You’ve served or are serving your country and are now thinking about homeownership. As a veteran-owned mortgage lender, The Federal Savings Bank wants to serve you by helping you through the VA home loan that you deserve.
We’ll help you find out your eligibility and guide you through the loan process with our knowledgeable and friendly service.
The Certificate of Eligibility (COE) is an essential part of the VA loan process and is easy to obtain. If you’re a veteran, active service member, or qualifying military spouse, we’ll help you reach your homeownership goals.
Let’s review VA loan options, what you can expect in the loan process, and how to request your COE.
VA loans are designed to help active duty, national guard, veterans, and surviving spouses achieve homeownership. Since the U.S. Veterans Affairs back these loans, VA-approved lenders are able to offer more favorable loan terms.
You can purchase a home, refinance, renovate, or build a home with a VA loan. You can also use multiple VA loans throughout your homeownership. For example, you can purchase a home and then later refinance or renovate it with a VA loan.
These loans come with more competitive rates and terms than a conventional mortgage. They also have lower down payments and flexible requirements. Some veterans may be able to qualify for a 0% down payment.
Since VA loans do not have a restrictive credit requirement for eligible borrowers, you can apply with lower credit.
Additionally, VA loans don’t require private mortgage insurance. PMI is usually required for federal or conforming loans if you put down less than 20% of a down payment, to reduce the risk for your lender in the case of a default.
Essentially, you’ll save on your monthly mortgage payments with a VA loan by avoiding PMI.
The steps of the VA loan process are similar to conventional mortgages whether you’re taking on a loan to purchase, renovate or build.
Before you meet with a lender, you’ll want to obtain your COE which can be done online or by mail. Requesting your COE via mail can take longer and possibly even halt your application process if not received promptly.
Getting your COE is an absolute requirement before VA loan approval so give yourself plenty of time. In some cases, your lender may be able to request the COE for you.
Based on your service status, the requirements for your COE vary. For example, if you’re a veteran, you must have your discharge papers on hand to complete your COE request.
If you’re an active service member you’ll need:
The COE shows your mortgage lender that you’re eligible for a VA home loan, that’s why it’s necessary to have it before your speak with a lender.
Your COE also outlines how much you are entitled to borrow and if you’ll have to pay the VA funding fee.
The funding fee is a one-time fee paid at closing that goes back into the program. Disabled veterans and military spouses of veterans who passed in service are eligible for an exemption.
It’s important to note that you can borrow as much as you need for a VA loan without making a down payment, so long as you qualify and have your full VA loan entitlement. You should have full entitlement if you’ve never used a VA loan before or if you have, you’ve since sold and paid off the previous property. You may also have your entitlement even if you have had a foreclosure or short sale on a VA mortgage – so long as you’ve repaid the VA in full.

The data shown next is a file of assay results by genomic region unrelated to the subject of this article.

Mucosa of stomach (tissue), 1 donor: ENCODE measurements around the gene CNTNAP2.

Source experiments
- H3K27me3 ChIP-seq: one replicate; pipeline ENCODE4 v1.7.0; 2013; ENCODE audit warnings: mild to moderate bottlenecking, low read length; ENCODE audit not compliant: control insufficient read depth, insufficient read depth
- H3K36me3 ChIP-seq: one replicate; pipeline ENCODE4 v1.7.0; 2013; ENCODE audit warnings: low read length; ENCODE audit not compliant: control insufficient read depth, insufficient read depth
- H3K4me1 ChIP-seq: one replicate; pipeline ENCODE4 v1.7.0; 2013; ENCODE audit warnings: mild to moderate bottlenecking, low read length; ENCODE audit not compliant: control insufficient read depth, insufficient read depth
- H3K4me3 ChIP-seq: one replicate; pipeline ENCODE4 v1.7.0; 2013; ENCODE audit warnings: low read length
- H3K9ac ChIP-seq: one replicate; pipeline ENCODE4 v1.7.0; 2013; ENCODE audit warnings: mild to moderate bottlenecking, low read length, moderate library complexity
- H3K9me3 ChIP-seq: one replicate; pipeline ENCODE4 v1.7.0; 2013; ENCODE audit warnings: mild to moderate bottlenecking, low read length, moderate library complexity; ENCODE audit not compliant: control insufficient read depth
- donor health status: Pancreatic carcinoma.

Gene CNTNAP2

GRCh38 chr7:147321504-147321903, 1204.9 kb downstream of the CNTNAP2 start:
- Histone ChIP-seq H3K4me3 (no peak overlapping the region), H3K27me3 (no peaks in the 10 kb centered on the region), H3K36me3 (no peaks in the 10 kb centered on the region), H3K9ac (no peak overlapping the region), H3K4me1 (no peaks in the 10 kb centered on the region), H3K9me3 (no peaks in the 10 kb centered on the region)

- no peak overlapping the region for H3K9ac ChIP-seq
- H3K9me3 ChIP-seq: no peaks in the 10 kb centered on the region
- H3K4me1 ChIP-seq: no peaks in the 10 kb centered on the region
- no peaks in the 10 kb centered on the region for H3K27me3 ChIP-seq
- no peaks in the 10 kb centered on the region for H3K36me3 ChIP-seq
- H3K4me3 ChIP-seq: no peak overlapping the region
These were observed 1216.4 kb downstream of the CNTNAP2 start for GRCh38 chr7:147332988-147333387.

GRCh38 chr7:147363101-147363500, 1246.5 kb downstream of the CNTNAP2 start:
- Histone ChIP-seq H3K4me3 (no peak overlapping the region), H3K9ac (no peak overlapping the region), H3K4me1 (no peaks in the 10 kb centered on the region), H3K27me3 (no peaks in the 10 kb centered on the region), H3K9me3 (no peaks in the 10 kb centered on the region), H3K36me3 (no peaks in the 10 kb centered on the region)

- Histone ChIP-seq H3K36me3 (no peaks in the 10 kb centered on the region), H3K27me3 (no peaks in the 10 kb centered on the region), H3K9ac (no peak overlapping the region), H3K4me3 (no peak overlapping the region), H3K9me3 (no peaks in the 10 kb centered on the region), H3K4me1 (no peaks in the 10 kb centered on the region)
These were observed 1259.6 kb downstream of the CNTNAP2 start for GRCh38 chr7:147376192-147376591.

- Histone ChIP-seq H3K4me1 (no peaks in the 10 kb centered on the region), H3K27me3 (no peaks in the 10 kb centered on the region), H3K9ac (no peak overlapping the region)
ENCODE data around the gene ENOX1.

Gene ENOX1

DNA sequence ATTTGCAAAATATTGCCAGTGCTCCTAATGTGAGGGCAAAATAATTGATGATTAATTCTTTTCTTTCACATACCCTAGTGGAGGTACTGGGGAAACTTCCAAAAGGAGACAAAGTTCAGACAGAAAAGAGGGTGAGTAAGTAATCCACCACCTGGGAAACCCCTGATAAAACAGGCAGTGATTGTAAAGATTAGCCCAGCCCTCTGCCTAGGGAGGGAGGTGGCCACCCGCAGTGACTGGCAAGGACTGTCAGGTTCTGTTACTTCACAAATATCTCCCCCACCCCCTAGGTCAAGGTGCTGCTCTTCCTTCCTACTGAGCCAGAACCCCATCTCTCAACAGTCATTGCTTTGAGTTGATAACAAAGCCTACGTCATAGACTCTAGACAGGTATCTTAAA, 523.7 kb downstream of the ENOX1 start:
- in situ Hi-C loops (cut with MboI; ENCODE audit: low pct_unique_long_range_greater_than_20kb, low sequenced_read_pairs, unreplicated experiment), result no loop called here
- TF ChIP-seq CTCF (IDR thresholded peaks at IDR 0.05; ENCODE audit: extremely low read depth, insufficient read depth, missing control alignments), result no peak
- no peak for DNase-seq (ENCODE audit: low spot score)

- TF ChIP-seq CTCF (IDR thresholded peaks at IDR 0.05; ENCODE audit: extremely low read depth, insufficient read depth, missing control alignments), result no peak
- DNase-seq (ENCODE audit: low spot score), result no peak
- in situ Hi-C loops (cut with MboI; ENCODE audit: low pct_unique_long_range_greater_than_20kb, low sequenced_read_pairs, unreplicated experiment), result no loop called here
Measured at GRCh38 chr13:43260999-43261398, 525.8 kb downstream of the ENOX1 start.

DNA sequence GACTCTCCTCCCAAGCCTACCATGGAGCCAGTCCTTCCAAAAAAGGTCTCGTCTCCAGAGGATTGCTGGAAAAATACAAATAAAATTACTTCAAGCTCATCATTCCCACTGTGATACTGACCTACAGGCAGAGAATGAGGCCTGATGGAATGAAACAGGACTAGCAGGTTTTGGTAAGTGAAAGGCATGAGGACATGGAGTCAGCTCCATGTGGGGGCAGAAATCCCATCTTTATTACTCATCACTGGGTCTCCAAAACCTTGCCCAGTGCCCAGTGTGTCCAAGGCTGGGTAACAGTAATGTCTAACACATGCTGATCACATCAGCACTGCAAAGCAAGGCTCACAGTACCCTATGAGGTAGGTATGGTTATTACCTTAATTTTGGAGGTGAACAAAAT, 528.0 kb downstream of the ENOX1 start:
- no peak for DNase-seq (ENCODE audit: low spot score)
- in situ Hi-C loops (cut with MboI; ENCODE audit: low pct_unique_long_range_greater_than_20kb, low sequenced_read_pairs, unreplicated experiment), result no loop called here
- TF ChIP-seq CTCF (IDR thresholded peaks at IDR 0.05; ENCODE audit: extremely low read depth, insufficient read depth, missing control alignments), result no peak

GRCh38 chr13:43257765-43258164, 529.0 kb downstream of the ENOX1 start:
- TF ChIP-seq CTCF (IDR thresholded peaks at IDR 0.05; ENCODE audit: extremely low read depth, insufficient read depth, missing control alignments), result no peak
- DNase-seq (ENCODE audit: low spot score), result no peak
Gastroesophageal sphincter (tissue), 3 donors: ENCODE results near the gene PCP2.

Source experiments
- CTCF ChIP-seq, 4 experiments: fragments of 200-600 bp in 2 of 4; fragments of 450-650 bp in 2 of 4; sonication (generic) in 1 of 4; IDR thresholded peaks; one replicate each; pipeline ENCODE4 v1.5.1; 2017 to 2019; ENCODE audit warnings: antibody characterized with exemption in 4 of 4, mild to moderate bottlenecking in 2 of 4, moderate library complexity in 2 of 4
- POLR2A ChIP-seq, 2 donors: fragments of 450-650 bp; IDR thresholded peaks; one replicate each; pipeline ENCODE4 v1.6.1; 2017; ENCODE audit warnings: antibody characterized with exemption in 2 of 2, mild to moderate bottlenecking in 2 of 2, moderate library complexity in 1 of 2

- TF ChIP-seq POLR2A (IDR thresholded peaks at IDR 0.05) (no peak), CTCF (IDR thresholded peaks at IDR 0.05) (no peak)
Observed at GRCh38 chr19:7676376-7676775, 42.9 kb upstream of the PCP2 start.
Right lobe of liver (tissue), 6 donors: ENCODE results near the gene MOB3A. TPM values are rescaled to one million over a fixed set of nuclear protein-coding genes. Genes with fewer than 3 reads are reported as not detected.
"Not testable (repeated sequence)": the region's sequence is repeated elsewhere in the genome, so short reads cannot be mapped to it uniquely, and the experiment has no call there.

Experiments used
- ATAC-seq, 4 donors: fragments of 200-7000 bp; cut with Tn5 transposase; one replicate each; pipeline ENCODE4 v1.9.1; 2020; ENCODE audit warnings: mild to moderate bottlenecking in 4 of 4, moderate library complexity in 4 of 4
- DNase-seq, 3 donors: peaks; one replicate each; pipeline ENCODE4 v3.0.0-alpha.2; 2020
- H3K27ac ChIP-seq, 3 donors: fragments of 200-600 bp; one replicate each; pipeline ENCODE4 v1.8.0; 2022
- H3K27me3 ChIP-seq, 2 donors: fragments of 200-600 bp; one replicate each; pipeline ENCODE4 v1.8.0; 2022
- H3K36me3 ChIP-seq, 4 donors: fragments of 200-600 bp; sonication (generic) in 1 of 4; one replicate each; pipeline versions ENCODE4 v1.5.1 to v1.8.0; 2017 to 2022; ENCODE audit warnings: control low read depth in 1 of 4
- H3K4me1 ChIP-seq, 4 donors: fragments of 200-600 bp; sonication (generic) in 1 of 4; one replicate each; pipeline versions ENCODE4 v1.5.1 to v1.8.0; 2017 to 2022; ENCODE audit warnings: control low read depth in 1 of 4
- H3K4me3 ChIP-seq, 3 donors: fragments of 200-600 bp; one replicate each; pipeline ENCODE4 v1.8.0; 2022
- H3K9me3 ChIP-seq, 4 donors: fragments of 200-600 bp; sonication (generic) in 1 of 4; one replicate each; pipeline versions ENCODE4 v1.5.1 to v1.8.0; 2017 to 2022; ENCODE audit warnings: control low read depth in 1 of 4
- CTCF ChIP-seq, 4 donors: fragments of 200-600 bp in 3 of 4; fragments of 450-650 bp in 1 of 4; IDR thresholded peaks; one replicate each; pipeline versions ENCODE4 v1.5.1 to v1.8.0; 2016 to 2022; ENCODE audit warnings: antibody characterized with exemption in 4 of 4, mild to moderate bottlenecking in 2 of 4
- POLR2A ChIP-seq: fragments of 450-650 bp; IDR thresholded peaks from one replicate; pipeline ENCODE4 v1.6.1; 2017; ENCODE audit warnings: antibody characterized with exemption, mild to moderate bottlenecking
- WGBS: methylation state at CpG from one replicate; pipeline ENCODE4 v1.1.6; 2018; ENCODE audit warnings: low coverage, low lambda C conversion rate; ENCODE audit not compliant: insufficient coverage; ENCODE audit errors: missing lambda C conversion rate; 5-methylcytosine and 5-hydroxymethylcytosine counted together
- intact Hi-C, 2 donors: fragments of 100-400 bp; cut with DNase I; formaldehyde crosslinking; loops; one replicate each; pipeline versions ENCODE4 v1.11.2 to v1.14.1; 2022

Eligible veterans, service members, and surviving spouses with full entitlement, no longer have limits on loans over $144,000. This means you won’t have to pay a down payment, and the VA guarantees your lender that if you default on a loan over $144,000, the VA will pay 25% of the loan amount.
If you’re repaying on a VA loan or have already paid off your VA loan but still own the home, you may have remaining entitlement. In this case, there isn’t a limit on how much you can borrow, but you may have to make a down payment if your loan amount exceeds your entitlement.
You’ll then select a qualifying lender as not all lenders are approved to provide VA loans.
Once complete, you can begin shopping for a house. A pre-approval letter from your lender will show sellers that you’re serious about buying the home and have secured financing.
When you find a home and your offer is accepted, you’ll sign a purchase agreement with the seller. A purchase agreement is necessary to move forward, as it outlines specific information needed for your VA loan application.
Once you’ve entered a purchase agreement and have a loan commitment from your lender, your lender will order an appraisal from a VA-approved appraiser. They’ll check if the property meets the minimum VA property requirements.
Though they may check for some of the same things, an appraisal is different from a home inspection. You’ll have to separately schedule and pay for a home inspection.
If the appraisal and your application meet your lender’s guidelines and the VA’s criteria, you’ll receive approval and can close on your loan.
Closing will consist of signing off on all paperwork and paying all closing costs on the scheduled day. Closing costs may vary depending on your lender and the state you’re in.
We hope that you now feel more confident and informed about the VA home loan process.
We’re a veteran-owned agency—we’ve been where you are before and know that you have unique needs. We’re able to provide purchasing, refinancing, and renovating VA loans, and help you meet your goals.
When you’re ready, reach out to us to get started on your VA loan.
Subject to credit approval. Terms and conditions may apply. Subject to VA eligibility requirements. Property insurance is required on all loans secured by property.